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Best practice guide

Telehealth for behavioral health care
For providers Best practice guides Telehealth for behavioral health care

Getting started: Is telebehavioral health right for your practice?

Telebehavioral health can break down barriers. It connects patients and providers to a wider network, regardless of location, making it easier to match patients with specialists, unique treatments, providers, and patient communities who speak their native language or come from a similar cultural background. Telebehavioral health also offers more privacy than face-to-face care, often making patients more willing to seek behavioral health treatment.

Providing behavioral health services via telehealth takes planning. It requires new ways of delivering care, different workflow and procedures, as well as a new business model. It is important to understand the pros and cons for you and your patients and to decide if providing telebehavioral or telemental health services is right for your practice.

Integrating new telebehavioral services

  • Decide what telebehavioral services you will provide. Define your current service gaps and the problems you want to solve. Keep in mind that certain behavioral health approaches may not be ideal for telehealth, such as exposure therapy or intensive treatment requiring inpatient monitoring. Some of the most common telebehavioral health services include:
    • Psychiatric assessments
    • Individual counseling for anxiety and depression
    • Treatment related to substance use disorder
    • Telepsychiatry for prescription monitoring and refills
  • Understand the community you serve. Think about what services your patients need and what the common behavioral health challenges are in your area. For example: during COVID-19, health care providers and front line workers are working longer hours in stressful and often dangerous situations. This means an increased need for mental health services for this population.

    Research the common behavioral health models that work well with telehealth, including individual therapy, group therapy, and substance use disorder treatment. Decide what approach best matches your skills and what will be most effective in your community. Make a plan to ensure your telebehavioral health services are easily accessible by a diverse range of patients with different needs.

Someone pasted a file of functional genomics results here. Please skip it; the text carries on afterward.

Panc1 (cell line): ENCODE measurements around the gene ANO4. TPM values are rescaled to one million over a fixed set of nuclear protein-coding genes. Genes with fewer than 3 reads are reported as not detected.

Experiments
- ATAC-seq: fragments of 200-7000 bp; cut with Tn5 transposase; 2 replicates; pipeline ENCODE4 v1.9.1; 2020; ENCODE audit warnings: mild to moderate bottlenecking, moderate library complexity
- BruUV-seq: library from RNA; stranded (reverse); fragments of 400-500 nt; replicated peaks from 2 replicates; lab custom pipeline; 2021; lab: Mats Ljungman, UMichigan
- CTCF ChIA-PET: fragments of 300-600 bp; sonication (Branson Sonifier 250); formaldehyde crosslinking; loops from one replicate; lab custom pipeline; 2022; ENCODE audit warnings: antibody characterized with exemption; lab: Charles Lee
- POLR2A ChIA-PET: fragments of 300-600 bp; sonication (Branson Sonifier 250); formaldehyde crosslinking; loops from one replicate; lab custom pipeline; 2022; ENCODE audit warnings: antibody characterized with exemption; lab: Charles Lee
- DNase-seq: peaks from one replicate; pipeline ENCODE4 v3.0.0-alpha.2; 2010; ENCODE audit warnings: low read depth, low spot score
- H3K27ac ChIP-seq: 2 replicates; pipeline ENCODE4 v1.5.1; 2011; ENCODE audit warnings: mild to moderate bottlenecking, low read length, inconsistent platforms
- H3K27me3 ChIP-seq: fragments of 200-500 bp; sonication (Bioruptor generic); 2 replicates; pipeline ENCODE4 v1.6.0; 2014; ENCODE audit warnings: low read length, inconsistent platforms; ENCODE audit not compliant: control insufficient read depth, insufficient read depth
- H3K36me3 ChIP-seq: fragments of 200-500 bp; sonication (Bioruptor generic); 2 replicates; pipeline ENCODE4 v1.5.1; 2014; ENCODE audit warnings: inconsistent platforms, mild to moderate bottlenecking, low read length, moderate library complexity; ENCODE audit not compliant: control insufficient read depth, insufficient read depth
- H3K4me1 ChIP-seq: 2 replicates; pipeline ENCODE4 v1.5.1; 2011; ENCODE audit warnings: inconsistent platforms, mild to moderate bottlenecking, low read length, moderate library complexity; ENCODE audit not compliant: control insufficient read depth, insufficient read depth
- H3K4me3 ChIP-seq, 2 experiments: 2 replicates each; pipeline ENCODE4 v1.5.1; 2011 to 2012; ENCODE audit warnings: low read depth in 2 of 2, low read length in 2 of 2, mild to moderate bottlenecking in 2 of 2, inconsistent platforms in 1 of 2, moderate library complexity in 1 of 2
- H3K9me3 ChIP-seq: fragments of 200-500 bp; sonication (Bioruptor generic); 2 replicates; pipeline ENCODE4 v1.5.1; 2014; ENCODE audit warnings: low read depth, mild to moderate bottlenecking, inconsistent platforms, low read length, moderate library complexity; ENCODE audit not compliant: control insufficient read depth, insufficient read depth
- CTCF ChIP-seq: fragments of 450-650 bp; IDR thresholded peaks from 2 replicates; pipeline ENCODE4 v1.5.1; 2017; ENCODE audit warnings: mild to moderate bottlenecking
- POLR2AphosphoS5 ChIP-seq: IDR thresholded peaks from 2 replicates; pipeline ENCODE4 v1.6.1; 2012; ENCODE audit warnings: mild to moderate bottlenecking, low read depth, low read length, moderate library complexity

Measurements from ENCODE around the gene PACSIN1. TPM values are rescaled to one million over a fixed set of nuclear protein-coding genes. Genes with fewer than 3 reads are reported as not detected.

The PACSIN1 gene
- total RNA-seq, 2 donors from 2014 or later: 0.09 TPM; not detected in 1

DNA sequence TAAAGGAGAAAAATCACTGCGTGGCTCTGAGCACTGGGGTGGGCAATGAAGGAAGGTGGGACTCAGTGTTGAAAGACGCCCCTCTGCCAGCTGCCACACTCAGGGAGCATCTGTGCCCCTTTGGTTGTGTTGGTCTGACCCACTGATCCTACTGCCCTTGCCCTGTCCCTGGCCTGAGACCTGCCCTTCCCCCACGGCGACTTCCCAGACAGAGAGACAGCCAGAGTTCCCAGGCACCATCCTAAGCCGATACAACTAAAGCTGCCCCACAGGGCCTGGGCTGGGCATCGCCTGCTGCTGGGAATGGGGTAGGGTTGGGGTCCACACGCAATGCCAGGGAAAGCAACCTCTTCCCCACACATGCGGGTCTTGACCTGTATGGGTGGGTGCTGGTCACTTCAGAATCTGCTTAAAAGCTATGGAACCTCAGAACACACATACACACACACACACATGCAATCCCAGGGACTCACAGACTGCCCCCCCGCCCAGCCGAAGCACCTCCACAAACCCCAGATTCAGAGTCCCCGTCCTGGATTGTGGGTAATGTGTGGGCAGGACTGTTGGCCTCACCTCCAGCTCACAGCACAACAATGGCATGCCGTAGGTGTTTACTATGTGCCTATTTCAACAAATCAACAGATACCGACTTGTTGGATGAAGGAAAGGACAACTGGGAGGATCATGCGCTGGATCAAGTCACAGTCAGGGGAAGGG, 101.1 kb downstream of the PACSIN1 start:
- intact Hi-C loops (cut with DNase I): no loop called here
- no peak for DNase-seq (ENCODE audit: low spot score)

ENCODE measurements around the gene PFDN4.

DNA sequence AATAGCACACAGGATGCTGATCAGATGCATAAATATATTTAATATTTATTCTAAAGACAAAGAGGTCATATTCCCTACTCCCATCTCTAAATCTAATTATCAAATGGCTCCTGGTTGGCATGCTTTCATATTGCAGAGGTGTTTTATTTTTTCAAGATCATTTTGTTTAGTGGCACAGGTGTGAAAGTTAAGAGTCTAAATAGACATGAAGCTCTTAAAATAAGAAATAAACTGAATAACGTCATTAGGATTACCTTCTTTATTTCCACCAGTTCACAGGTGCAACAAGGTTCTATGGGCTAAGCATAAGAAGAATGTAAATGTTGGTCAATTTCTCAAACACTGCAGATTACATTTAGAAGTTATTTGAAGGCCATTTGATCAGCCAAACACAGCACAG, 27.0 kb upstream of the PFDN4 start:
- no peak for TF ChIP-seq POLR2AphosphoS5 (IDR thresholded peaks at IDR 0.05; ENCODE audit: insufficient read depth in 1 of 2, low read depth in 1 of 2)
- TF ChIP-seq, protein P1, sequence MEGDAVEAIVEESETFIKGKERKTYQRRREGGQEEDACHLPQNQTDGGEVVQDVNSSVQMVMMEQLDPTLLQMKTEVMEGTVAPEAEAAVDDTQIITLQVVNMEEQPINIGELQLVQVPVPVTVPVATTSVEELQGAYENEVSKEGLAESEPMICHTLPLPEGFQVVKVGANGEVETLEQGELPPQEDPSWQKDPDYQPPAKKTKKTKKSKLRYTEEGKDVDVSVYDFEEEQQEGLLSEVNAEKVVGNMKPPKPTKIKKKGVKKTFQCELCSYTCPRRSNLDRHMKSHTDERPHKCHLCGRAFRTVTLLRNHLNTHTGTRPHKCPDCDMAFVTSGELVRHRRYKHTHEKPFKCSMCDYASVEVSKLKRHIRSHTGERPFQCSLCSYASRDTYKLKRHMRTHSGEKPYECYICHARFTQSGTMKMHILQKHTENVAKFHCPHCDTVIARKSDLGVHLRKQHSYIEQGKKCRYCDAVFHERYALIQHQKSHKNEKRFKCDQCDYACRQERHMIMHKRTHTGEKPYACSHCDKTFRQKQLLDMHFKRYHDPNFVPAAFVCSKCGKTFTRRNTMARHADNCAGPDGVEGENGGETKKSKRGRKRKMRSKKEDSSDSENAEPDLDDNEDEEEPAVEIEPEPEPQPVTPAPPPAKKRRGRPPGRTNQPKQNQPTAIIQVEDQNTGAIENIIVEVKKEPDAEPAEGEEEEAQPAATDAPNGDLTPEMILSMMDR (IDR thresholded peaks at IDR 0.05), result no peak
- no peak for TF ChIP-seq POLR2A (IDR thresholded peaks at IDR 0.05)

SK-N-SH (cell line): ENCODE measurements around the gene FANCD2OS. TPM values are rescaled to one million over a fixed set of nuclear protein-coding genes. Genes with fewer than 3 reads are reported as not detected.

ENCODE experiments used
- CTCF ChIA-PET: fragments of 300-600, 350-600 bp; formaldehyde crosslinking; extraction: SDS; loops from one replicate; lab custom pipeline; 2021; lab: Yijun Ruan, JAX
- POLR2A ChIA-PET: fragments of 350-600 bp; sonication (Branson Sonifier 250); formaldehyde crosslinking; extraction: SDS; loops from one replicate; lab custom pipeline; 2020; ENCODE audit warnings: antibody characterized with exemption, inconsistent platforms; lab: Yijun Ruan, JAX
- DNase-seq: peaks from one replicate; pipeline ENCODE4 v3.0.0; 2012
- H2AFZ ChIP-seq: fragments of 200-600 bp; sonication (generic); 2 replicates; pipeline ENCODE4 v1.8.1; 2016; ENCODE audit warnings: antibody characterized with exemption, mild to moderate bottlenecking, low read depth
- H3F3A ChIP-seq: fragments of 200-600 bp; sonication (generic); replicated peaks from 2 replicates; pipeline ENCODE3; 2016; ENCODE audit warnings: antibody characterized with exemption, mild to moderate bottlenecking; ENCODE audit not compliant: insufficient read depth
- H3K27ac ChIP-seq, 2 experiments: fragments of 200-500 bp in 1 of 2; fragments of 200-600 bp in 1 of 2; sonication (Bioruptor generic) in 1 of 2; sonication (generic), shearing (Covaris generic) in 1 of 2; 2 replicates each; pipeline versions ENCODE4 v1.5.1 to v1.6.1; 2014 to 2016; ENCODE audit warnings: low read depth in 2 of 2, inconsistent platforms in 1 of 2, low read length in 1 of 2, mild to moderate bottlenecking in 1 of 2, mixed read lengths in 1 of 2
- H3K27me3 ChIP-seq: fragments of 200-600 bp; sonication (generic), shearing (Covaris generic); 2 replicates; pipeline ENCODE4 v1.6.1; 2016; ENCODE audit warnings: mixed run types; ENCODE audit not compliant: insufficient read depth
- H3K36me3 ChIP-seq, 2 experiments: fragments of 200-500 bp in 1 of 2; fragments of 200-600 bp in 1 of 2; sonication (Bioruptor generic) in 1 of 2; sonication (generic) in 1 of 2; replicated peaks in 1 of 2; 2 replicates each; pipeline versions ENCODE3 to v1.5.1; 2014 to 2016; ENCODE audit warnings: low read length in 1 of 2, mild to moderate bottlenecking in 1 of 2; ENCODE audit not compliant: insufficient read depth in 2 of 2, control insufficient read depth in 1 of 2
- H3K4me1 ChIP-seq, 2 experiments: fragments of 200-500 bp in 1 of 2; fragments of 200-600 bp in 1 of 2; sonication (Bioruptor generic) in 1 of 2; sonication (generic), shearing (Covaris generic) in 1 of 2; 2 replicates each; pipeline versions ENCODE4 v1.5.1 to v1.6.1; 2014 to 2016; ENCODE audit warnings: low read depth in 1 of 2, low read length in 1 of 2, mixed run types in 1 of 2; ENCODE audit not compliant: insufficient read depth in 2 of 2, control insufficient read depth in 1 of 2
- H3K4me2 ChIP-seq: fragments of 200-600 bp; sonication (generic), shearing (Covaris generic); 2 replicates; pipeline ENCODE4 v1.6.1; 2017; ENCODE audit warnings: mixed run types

• Determine your budget for technology and customer support. Should you use existing telehealth software or hire someone to create a customized behavioral health platform? Review your budget to understand if you have the financial resources to invest in ongoing maintenance and tech support. You may want to bring on a project or telehealth coordinator exit disclaimer icon  to help get patients set up with telehealth technology, or an IT specialist to keep your software and internet running smoothly. Get input from existing administrative and facility staff during planning and set up to ensure software and new processes are integrated properly into your existing workflow.

  • Take time for staff training. Spend time to make sure your staff has the skills to do their job well. Train staff at all levels on the basics of telehealth as well as addiction and mental health disorders to better understand and support your patients. Include information on cultural sensitivity and accessibility requirements as part of regularly-scheduled skills training.

Exploring telehealth technology

  • Get connected. Above all, you will want to make sure your patients can get online for telehealth. Do your research and ensure broadband internet is available, affordable, and easily accessible in the community you plan to serve. Some cities also offer “tele-hubs” — rooms with a computer and free internet access, often located in community centers or libraries.

Understanding telehealth and behavioral health laws

  • Get familiar with state and local laws. Using telehealth for your behavioral health practice requires following a new set of regulations specific to telehealth. It also means spending more time and cost to stay compliant exit disclaimer icon  (video). Review the different laws for telehealth services, including specific state licensure requirements for psychologists exit disclaimer icon  and other behavioral health professionals. If you plan to practice telepsychiatry or offer services prescribing controlled substances via telehealth, research the state and federal rules and regulations.

  • Research telehealth insurance reimbursement. Private insurance companies and even Medicare and Medicaid limit telehealth reimbursement to certain types of services and care. It is important to understand if the services you plan to offer are reimbursable and if the reimbursement rates are enough to cover your costs.

    Insurance reimbursements can also take a long time to process. You will need to have enough money set aside to cover your costs until you receive payment for your services.

Many policies have changed to allow for broader telehealth reimbursement during the COVID-19 public health emergency, but these policies may change again, and coverage may end for certain telebehavioral or telemental health services.

More details about incorporating telebehavioral health into your practice:

Last updated: March 9, 2021